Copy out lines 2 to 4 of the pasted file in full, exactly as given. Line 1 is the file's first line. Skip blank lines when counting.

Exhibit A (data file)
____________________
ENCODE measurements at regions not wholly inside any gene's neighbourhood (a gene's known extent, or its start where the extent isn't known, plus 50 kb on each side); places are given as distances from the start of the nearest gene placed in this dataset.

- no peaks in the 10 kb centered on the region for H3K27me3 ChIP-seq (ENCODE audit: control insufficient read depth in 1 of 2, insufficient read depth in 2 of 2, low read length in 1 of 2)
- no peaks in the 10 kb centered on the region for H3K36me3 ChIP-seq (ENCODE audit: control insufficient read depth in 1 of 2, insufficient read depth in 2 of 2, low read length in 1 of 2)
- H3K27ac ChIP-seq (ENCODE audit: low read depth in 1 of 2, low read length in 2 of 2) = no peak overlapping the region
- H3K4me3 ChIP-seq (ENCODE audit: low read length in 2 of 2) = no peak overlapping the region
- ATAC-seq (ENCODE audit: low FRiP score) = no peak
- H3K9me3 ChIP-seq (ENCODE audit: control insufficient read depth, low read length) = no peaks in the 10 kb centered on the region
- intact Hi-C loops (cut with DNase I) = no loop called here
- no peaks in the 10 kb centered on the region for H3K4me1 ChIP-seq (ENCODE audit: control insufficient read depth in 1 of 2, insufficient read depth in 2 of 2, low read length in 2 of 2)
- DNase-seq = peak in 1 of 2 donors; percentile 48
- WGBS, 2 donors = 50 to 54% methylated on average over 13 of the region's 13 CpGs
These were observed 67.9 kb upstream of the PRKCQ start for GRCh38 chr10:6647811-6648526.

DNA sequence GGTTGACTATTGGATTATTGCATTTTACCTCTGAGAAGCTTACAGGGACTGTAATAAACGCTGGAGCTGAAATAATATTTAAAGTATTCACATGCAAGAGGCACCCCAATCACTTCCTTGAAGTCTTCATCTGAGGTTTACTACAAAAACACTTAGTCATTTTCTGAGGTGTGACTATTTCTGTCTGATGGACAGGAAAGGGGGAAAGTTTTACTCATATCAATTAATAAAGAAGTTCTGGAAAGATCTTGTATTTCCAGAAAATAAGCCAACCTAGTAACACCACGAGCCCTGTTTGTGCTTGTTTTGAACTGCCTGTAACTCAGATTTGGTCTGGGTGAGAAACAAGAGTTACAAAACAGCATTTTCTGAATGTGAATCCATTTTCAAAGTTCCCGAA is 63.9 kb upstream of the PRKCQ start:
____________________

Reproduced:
- no peaks in the 10 kb centered on the region for H3K27me3 ChIP-seq (ENCODE audit: control insufficient read depth in 1 of 2, insufficient read depth in 2 of 2, low read length in 1 of 2)
- no peaks in the 10 kb centered on the region for H3K36me3 ChIP-seq (ENCODE audit: control insufficient read depth in 1 of 2, insufficient read depth in 2 of 2, low read length in 1 of 2)
- H3K27ac ChIP-seq (ENCODE audit: low read depth in 1 of 2, low read length in 2 of 2) = no peak overlapping the region